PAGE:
‘Nightride’: Tinashe Takes a Late Night Detour (Review)

Before delivering her ‘Joyride’, Tinashe sets off on a solo journey in the dark of night.

“I will not be ignored.”

It’s not about the destination. It’s the Joyride.

True, it feels like forever since Tinashe first dropped her major label debut, Aquarius in 2014 (the best album of that year) — way longer if you, like me, have remained a ride-or-die ever since those earliest mixtapes: from 2012’s In Case We Die and Reverie, 2013’s Black Water through to last year’s Amethyst.

Ever the versatile act, she’s dabbled in between different genres (and languages) while prepping her seemingly eternally delayed sophomore LP, resulting in everything from “Player” to this summer’s fizzy “SuperLove” to #SomethingMoreNoSeasCortes with Enrique Iglesias to a UK club queen moment with KDA. (Oh, and then there’s that whole “Slumber Party” thing with underground indie punk singer-songwriter, Britney Spears…)

But it’s time to cruise down her own lane again.

If there’s one thing I’ve learned, it’s that it’s up to me,” Tinashe’s sagely declares on “Lucid Dreaming,” the opening track of her newest full-length project, Nightride.

And her message is more direct than ever: “If it’s my life, ain’t nobody gonna tell me how to live it.” Damn right.

As the 15-track set’s title might imply, Nightride is made for a late night listen — whether riding ’round windows down or putting on a private show between the sheets. For those concerned by her Top 40-friendly pop offerings and the myriad collaborations as of late, fear not: she hasn’t lost touch with her hazy, alt-R&B sound.

Plenty of new cuts like “C’est La Vie,” “Spacetime” and the drippy, slow-tripping “Sunburn” provide a continuation of the zoned-out sound of her early work. She hits harder on the Metro Boomin-produced “Sacrifices,” which recalls the lustier moments of Aquarius, like “Cold Sweat.”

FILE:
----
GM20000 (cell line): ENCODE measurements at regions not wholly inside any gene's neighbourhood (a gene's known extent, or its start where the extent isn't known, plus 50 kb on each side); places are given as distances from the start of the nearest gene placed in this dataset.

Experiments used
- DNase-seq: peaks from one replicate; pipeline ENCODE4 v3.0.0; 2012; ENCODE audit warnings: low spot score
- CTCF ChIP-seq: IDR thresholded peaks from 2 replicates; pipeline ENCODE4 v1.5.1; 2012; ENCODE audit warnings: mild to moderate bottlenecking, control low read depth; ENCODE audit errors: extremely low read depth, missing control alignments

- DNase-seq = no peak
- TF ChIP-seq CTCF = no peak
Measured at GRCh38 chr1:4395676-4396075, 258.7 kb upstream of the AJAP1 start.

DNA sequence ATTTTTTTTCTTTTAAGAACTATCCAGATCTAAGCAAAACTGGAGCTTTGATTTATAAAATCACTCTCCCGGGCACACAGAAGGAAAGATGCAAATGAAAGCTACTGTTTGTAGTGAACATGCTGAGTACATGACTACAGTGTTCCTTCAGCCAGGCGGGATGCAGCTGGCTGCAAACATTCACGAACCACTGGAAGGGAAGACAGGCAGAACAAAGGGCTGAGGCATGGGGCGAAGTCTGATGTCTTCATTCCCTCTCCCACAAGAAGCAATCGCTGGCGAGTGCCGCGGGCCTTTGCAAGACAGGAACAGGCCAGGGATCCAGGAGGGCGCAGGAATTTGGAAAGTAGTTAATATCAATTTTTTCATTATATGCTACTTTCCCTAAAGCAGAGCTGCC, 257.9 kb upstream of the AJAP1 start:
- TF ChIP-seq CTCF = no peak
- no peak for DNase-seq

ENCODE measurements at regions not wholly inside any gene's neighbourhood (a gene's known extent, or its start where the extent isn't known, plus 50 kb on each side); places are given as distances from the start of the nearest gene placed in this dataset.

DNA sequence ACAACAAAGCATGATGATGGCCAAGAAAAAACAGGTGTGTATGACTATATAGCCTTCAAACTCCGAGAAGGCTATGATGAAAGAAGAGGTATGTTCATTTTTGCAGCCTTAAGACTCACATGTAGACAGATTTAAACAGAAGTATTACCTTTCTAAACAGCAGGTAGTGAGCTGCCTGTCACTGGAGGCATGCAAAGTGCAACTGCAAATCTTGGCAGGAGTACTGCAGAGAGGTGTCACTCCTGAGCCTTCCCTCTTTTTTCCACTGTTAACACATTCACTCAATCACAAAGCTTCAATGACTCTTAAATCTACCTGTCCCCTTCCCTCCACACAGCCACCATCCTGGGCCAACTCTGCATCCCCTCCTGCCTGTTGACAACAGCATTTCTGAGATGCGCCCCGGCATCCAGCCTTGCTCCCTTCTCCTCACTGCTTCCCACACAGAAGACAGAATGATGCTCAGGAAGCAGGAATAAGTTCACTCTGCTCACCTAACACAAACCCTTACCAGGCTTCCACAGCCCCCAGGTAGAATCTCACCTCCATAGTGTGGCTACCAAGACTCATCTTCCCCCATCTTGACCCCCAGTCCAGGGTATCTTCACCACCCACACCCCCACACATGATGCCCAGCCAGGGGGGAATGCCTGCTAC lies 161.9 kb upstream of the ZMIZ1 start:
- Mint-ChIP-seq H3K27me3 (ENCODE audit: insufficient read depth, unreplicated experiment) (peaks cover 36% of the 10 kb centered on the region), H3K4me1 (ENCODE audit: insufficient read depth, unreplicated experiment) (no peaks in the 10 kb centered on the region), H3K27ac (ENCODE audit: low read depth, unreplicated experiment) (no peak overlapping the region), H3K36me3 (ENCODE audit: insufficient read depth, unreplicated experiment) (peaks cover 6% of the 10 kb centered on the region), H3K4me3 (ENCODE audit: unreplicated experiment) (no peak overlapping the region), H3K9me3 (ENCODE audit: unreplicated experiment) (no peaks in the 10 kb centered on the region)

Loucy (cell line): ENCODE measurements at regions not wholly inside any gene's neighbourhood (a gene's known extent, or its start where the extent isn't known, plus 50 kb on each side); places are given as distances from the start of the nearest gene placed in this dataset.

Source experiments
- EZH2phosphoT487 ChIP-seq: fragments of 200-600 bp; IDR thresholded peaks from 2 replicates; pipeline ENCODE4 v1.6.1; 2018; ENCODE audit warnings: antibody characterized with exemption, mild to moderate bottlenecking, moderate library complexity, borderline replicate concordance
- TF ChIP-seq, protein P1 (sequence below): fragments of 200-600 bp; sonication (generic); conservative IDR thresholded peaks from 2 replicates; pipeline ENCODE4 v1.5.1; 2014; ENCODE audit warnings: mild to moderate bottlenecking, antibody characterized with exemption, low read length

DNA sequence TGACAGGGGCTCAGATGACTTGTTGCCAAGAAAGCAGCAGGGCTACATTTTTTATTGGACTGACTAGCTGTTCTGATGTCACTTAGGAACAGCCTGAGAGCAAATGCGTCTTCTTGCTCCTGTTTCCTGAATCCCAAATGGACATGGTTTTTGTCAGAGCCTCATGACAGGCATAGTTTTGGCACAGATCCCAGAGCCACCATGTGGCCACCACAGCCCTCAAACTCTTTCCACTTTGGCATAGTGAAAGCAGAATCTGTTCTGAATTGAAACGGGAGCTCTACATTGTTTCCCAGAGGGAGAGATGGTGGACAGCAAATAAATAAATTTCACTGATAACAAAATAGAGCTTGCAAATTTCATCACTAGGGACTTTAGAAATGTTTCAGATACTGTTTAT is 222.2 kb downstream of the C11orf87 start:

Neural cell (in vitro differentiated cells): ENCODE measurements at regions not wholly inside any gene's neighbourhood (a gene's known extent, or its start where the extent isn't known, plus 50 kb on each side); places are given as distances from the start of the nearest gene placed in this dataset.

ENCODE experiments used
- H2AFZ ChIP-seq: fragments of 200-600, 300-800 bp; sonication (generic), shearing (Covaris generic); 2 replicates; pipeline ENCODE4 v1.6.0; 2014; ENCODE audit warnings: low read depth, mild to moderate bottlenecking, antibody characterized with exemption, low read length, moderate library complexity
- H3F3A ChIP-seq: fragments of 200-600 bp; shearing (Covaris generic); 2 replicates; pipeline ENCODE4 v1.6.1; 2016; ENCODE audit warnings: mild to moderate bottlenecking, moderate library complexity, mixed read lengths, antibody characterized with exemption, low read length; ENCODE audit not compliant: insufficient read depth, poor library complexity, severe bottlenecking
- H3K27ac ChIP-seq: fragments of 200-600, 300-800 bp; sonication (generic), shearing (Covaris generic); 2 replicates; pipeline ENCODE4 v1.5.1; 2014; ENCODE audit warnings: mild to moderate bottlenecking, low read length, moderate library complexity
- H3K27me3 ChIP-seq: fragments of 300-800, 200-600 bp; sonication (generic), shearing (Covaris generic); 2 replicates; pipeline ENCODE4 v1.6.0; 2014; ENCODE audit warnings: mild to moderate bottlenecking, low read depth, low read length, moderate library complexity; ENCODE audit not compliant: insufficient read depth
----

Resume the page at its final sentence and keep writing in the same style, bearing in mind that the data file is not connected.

She’s not necessarily here for a long time, just a good time — so consider yourself warned. “It’s not my M.O. to fall in love, but fucking around with me is dangerous,” she breathily purrs — aural foreplay before her unapologetic NSA anthem, “Company,” arrives in all its cocky glory.

She lays it down and promptly shuffles out the door — but not without switching up the production at the tail-end of the track, stretching the original outro into an oddly touching robotic chant. “I just wanna be the one you see every now and then…” Oh, precious fuck buddy.

Nightride is rich with atmospheric sound — she will not be ignored — to the point that she’s even supplying a brief moment of ASMR with her “Binaural Test” interlude. Tingles, anyone?

But the production isn’t just top-notch — it’s occasionally upside-down: “You Don’t Know Me,” one the most experimental cuts, featuring long stretches of lyrics and loops played in reverse (be still, my “Passion” heart), supplies an especially disorienting touch. “You don’t know me like you think you do,” she cautions; the backwards lyrics acting like a barrier to her deepest thoughts.

Previously released tracks like “Ride Of Your Life” and the still-incredible “Party Favors” aside, most of this is too left-lane to secure radio spins — except, perhaps, the finger-snapping “Touch Pass,” a striptease-friendly standout from her recent tour that bumps just as hard on record.

This is so exclusive,” she coos with Janet-like precision on the piano-inflected deep bass banger. “You gotta touch pass, come through.

As cohesive as Nightride is, she ends on an unexpectedly nostalgic note with “Ghetto Boy” — which is not a Cheryl cover, sadly. Instead, she dabbles in Dev Hynes-slash-True-era Solange-slash-Carly Rae Jepsen ’80s prom power ballad territory. “Nobody’s gonna hurt you, nobody’s gonna do this for you,” she sweetly assures.

Update: Nicola Roberts wrote the track with Dev Hynes (knew that was him!) and Babydaddy, she confirmed. Together, that’s Girls Aloud, Tinashe, Dev Hynes and Scissor Sisters all on one song. Category is: “shook.”

Her potential as an artist is endless, truly.

Nightride contains all the key characteristics of mixtape Tinashe, her best creative mode, taken to the next level: moody, downtempo, lusty, unwaveringly confident and just out of this world, filled with those heaven-sent coos echoing in the distance; the essential soundtrack for an after-hours escape.

After a few bumps in the road, this is the sound of Tinashe taking control of the wheel again for one of her most focused projects yet. And it’s one smooth ride.

Nightride was released on November 4. (iTunes)

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